MEXICO CITY — Mexico’s president announced a nationwide anti-crime plan on Thursday that would give Congress the power to dissolve local governments infiltrated by drug gangs, and give state authorities control over often-corrupt municipal police.

The plan announced by President Enrique Pena Nieto came two months after 43 students at a teachers college in the Guerrero city of Iguala were reportedly killed and incinerated by a drug gang working with local police, and massive marches have been held to protest their disappearance.

Pena Nieto suggested Thursday’s plan was influenced by the Iguala tragedy, whose “cruelty and barbarity have shocked Mexico.”

“Mexico cannot go on like this,” Pena Nieto said. “After Iguala, Mexico must change.” As if to underscore the problem, authorities said Thursday they had found the decapitated, partly burned bodies of 11 men dumped on the side of a road in the southern state of Guerrero.

The president’s plan would also relax the complex divisions between which offenses are dealt with at federal, state and local levels. At present, some local police refuse to act to prevent federal crimes like drug trafficking. It would also seek to establish a national identity number or document, though it was unclear what form that would take.

The plan would focus first on four of Mexico’s most troubled states, Guerrero, Michoacan, Jalisco and Tamaulipas, sending more federal police and other forces to the ‘hot land” area of the first two states, where the government has already sent significant contingents of federal police and soldiers.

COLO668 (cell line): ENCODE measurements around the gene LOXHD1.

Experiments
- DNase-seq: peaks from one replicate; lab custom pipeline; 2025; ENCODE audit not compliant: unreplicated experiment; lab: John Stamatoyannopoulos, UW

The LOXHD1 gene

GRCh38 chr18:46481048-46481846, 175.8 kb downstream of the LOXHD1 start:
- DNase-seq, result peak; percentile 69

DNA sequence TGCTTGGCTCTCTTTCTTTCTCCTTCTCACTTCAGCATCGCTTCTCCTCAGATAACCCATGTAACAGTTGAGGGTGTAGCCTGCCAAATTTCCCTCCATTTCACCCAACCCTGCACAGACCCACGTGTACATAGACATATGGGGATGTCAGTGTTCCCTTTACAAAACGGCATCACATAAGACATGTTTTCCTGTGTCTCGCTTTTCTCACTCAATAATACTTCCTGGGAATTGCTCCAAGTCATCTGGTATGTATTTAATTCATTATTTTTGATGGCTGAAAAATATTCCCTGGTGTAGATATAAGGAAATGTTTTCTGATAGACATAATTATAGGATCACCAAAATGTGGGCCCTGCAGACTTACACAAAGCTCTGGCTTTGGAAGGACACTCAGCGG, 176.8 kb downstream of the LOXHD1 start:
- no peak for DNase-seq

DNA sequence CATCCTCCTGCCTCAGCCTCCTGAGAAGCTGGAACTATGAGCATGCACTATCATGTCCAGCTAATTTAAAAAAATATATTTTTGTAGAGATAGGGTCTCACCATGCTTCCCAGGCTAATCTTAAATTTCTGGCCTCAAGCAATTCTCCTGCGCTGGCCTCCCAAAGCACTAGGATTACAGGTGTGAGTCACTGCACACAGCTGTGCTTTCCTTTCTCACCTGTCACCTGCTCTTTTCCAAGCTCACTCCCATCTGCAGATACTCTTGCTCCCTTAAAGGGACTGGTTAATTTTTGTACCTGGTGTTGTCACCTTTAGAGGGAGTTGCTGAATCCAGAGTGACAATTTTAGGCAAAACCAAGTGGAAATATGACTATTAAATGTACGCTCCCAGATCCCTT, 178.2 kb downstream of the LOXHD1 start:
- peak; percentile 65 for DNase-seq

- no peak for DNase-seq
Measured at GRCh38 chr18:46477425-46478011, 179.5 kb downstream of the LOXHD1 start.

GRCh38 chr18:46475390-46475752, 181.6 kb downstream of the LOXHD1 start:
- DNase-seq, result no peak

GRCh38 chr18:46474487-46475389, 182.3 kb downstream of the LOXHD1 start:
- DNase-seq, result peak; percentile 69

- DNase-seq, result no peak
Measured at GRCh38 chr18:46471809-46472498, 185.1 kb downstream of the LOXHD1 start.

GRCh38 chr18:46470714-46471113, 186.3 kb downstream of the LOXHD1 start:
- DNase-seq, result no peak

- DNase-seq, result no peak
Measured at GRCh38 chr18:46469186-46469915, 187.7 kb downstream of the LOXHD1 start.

The reforms, some of which would require constitutional changes, will be formally presented next week. They would include a single, nationwide emergency telephone number, which the president said could be “911,” as in the United States. But Pena Nieto was vague in describing some reforms.

The focus on corrupt local governments reflects the shocking accusations made about the mayor of Iguala, Jose Luis Abarca. Prosecutors say he collaborated with a local drug gang and ordered the detention of the students by local police, who turned them over to gang gunmen.

Municipal governments currently enjoy high levels of autonomy and control their own police forces, something the president is now seeking to weaken. But it was not clear whether the new plan would eliminate local police forces, or simply change their command structure.

Similar broad, federal anti-crime plans announced in 2004 and 2008 brought some improvements in areas such as vetting of police, but failed to prevent some entire municipal police forces from being co-opted by crime gangs. As a result, Mexicans have become skeptical of such announcements.